Maiden Castle is one of the largest and most complex Iron Age hillforts in Britain.
Its vast multiple ramparts enclose an area the size of 50 football pitches, and the site was home to several hundred people in the Iron Age (800BC–AD43)
The massive banks stretch across a saddle-backed hilltop 914 metres long. Although the hillfort has earlier origins, most of the ramparts now visible were built in the 1st century BC.
A defensive structure
The hillfort’s banks and ditches would have been formidable obstacles to an attacker, but they may also have been built for display. Their dramatic appearance symbolised the dominance and power of the community that occupied the hillfort.
Unusually, Maiden Castle had two portals at each entrance, perhaps giving access to different territorial land units. In the first phase of construction, these portals were simply openings through the ramparts.
Both eastern and western entrances were modified and enlarged over time with more elaborate banks and ditches. In the final phase of building, the western entrance had developed into a sinuous and confusing corridor, 200 metres long.
The rebuilding of the eastern entrance resulted in the creation of narrow, complex passageways, overlooked by stone platforms, from which guards could have monitored and if necessary defended the entrance.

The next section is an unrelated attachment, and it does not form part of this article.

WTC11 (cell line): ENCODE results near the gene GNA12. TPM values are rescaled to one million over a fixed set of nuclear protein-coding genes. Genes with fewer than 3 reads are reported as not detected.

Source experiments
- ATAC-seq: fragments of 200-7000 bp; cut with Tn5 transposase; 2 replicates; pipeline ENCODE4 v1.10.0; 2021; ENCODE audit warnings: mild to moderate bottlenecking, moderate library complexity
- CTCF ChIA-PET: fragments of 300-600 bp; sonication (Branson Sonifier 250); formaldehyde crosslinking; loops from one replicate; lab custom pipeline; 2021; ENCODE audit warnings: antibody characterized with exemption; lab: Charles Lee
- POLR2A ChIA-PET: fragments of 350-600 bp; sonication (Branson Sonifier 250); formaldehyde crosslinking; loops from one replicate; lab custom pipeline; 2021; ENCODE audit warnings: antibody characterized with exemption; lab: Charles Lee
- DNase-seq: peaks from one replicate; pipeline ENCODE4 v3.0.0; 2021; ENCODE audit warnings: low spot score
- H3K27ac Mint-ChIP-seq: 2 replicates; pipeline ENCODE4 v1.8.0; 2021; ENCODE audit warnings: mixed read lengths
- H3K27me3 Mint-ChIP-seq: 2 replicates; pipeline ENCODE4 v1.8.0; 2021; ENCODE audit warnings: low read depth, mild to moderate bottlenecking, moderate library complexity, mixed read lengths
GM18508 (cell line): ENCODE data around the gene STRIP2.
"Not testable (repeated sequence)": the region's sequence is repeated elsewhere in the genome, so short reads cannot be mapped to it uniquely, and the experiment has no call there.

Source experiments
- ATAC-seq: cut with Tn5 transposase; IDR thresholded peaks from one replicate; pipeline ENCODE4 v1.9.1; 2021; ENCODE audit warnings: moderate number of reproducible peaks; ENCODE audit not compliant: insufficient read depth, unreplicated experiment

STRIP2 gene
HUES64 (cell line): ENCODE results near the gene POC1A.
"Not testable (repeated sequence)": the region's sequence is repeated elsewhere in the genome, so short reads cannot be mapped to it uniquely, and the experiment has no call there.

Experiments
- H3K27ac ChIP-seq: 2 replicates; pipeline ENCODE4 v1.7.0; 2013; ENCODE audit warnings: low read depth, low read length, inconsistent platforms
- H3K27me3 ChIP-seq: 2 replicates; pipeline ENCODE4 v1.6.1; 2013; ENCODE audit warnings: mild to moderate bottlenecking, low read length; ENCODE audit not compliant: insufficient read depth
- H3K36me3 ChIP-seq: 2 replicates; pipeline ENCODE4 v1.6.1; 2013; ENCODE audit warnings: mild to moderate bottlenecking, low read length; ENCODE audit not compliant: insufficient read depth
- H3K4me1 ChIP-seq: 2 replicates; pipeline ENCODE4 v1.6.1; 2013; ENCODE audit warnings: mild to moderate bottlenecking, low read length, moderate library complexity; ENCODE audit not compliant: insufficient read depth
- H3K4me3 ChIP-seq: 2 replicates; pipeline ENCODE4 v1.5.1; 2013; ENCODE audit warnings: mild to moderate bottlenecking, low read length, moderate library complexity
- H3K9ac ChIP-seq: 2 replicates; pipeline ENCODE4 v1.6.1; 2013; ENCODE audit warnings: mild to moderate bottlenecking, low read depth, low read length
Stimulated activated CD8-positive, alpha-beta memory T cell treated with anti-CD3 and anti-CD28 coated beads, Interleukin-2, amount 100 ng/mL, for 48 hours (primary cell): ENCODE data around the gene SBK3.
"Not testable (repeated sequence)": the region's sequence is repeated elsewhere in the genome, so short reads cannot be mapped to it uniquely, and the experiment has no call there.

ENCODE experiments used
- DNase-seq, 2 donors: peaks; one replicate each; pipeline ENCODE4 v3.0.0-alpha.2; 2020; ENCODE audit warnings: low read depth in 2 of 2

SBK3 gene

Over 20,000 slingstones, small rounded pebbles from Chesil Beach on the Dorset coast, have been found at the eastern entrance. They were stored in large pits ready to be thrown or slung at attackers.
The area immediately outside the east entrance gates was the location of a blacksmith’s workshop, and within the entrance there was a large late Iron Age cemetery.
Who lived here?
Maiden Castle had been home to the Durotriges and their predecessors from around 3500BC.
The nature of the occupation of the hillfort changed considerably as the Iron Age progressed.
At first, the fort was home to a small, self-sufficient community, but in the following 400 years it became the pre-eminent settlement in southern Dorset.
At the height of its occupation, the fort was densely populated and there were many roundhouses. These had central hearths, large pits for storing grain and were often circled by drainage gullies. Various finds from the site show that activities such as textile production and metalworking were taking place here.
The Romans arrived in 43AD. Within a few decades of their arrival, the hillfort was abandoned. The Romans established the town of Dorchester (Durnovaria) to the north-east as the regional capital of the Durotriges.
In the late 4th century, however, a temple complex was built on the hill. At this time, a fusion of native British and classical Roman religion was becoming popular, and it is common to find shrines located in remote rural locations. The abandoned hillfort provided an ideal setting for this new pagan religion.